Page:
10 Things to Watch During 2021 Thunder Training Camp

By Nick Gallo | Broadcast Reporter & Digital Editor | okcthunder.com

All summer long, Thunder fans have anxiously awaited this first week of training camp. The workout videos on social media, the handful of summer league games and media day interviews are all just an appetizer for the chance to see the team in action for the first time during the preseason.

After a few days of training camp and a slate of four preseason games beginning Monday, here are some of the best stories from camp and what to look for moving forward...

1. “Sweating into the floor”
For the first week of training camp, the Thunder has been learning about its roots by practicing at the Blue ION, the gym where the Oklahoma City Blue normally practices. The weight room there is out in the open, attached to the court behind one of the baselines. The black padded floor of the weight room is a squishy material, and when players push themselves and sweat drips down, it doesn’t just sit on the surface to be wiped up, it seeps into the fibers like water into soil. Just like that sweat, the Thunder work during training camp will be the fertilizing agent to its success in the future. Each day is an opportunity to get better along the journey.

2. Shai’s Leadership
After signing a contract extension with the Thunder in the offseason, fourth-year point guard Shai Gilgeous-Alexander has been every bit of what NBA fans want out of their team’s leader. Coming off of a remarkably productive and efficient third season where he averaged 23.7 points, 4.7 rebounds and 5.9 assists while shooting 50.8 percent from the field and 41.8 percent from three, Gilgeous-Alexander has worked diligently every day, led his teammates and re-directed most questions posted about him personally to center the attention on team as a whole. He’s taking his responsibility seriously.

“That's a privilege, not a lot of guys get to do that, really start something and have their hands and their footprints on something like that,” said Gilgeous-Alexander. “I'm going to try to take full advantage of it, but it's a privilege and honor to be in this position.”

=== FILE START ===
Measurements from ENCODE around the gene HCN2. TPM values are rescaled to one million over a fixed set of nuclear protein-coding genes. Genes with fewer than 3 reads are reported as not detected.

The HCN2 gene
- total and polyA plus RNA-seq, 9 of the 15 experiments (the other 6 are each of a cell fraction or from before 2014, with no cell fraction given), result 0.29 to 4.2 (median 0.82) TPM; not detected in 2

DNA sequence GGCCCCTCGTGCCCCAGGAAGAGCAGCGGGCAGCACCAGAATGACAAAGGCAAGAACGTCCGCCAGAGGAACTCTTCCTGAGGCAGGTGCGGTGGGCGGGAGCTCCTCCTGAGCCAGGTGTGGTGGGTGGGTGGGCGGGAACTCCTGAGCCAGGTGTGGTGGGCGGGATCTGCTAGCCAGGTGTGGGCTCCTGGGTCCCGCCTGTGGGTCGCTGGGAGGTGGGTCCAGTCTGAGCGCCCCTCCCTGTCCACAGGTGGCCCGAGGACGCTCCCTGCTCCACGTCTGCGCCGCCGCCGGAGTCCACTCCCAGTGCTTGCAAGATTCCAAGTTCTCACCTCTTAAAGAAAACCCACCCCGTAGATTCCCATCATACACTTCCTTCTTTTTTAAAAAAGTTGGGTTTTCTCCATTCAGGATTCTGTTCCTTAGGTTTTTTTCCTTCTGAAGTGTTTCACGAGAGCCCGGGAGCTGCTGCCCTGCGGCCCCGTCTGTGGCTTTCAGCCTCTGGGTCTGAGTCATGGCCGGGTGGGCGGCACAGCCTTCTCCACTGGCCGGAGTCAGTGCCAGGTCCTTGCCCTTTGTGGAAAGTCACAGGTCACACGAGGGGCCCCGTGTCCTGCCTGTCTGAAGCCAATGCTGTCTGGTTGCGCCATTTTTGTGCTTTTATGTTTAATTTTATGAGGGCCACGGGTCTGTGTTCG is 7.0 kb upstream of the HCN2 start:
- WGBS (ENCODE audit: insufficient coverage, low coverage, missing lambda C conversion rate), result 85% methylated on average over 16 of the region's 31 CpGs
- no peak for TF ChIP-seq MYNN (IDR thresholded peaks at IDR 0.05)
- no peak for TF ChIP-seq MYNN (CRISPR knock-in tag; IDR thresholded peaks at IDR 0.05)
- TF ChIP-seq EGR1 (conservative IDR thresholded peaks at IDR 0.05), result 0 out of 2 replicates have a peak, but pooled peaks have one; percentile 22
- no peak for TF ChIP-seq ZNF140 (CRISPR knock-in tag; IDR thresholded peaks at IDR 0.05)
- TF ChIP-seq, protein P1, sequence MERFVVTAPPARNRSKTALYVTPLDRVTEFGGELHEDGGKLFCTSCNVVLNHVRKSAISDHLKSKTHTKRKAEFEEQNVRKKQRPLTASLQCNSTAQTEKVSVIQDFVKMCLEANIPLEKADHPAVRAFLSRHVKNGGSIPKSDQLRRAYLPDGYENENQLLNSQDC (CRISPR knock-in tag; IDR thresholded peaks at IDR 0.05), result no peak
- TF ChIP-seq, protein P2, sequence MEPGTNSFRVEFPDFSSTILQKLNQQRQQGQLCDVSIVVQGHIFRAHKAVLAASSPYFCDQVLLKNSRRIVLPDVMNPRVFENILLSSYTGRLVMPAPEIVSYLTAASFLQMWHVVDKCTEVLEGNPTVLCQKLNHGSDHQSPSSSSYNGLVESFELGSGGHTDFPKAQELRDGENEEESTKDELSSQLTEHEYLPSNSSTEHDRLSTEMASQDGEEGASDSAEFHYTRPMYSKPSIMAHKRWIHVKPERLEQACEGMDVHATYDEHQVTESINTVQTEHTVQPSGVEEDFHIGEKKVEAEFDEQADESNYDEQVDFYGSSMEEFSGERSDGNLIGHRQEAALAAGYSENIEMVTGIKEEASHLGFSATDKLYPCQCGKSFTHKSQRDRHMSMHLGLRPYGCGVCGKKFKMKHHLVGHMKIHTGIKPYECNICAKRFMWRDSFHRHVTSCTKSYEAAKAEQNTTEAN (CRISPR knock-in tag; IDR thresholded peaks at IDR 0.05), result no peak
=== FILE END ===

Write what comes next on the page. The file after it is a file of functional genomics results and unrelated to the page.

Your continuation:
3. Lu Dort: Everywhere on defense, making good decisions on offense
During one game last season, an opposing coach told Thunder General Manager Sam Presti that his best player came to the bench and said that the only thing he could see out there on the floor was Lu Dort. He couldn’t see past him, Lu was deep in a defensive posture, stretched wide and quick on his feet. Dort was everywhere his man went.

Dort said early in camp that he hopes to take that mastery up a notch this season but to pair that with continued growth with the ball in his hands. Head Coach Mark Daigneault shared an anecdote from an early practice about Dort driving left out of a pick and roll. It was the type of play that rushing into the lane could result in a turnover, but Dort maintained control, got the defense to react and fired a pass to Mike Muscala in the corner for a three.

“One of the things I’m trying to do most is going to the rim and making good reads,” said Dort. “The main thing is to be patient, read the defense, go up and be confident.”

4. Bazley’s Excitement and Force
On Monday at Media Day, third-year forward Darius Bazley was about to jump out of his shoes with excitement. A smile plastered across his face, Bazley, who has experienced the two shortest off-seasons in NBA history said he feels like it’s been forever since he’s gotten to play in a real game. Clearly restless with his time off this summer, Bazley continued the strength and conditioning work he utilized during the second half of last season to continue to bulk up. That’s allowed him to play with more force and physicality so far in training camp. Those attributes show up in rebounding, finishing through contact and holding ground on defense, among many other areas of the game.

“It definitely translates,” said Bazley. “I can feel it. I can see it. Whether it's film or maybe a move I make, I can just tell I'm stronger with certain things that I do.”

5. Music to my ears
Footage coming out of practices this week may have a bit of a soundtrack to it. At the Blue ION there’s a platform that hosts a bit of a DJ booth, which controls much of the electronics throughout the building. This week at practice, each staff member has been allowed to submit two “foundational” songs from their life and the players have submitted three such songs each that have comprised the playlist for practice. Rap and hip-hop have dominated the airwaves for most of the time, but Daigneault submitted “Tracks of My Tears” by Smokey Robinson and “Born to Run” by Bruce Springsteen as his change-of-pace picks.